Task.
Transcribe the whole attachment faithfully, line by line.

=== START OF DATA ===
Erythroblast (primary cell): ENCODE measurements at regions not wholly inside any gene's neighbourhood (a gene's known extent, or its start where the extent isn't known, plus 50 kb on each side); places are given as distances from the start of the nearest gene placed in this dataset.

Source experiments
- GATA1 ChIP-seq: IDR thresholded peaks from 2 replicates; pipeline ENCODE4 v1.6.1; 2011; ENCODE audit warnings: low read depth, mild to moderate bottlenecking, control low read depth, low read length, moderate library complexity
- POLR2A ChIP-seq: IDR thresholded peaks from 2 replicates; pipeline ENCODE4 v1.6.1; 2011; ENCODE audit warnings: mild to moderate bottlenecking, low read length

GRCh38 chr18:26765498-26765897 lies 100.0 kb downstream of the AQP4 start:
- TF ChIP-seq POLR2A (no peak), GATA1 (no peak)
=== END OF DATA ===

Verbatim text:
Erythroblast (primary cell): ENCODE measurements at regions not wholly inside any gene's neighbourhood (a gene's known extent, or its start where the extent isn't known, plus 50 kb on each side); places are given as distances from the start of the nearest gene placed in this dataset.

Source experiments
- GATA1 ChIP-seq: IDR thresholded peaks from 2 replicates; pipeline ENCODE4 v1.6.1; 2011; ENCODE audit warnings: low read depth, mild to moderate bottlenecking, control low read depth, low read length, moderate library complexity
- POLR2A ChIP-seq: IDR thresholded peaks from 2 replicates; pipeline ENCODE4 v1.6.1; 2011; ENCODE audit warnings: mild to moderate bottlenecking, low read length

GRCh38 chr18:26765498-26765897 lies 100.0 kb downstream of the AQP4 start:
- TF ChIP-seq POLR2A (no peak), GATA1 (no peak)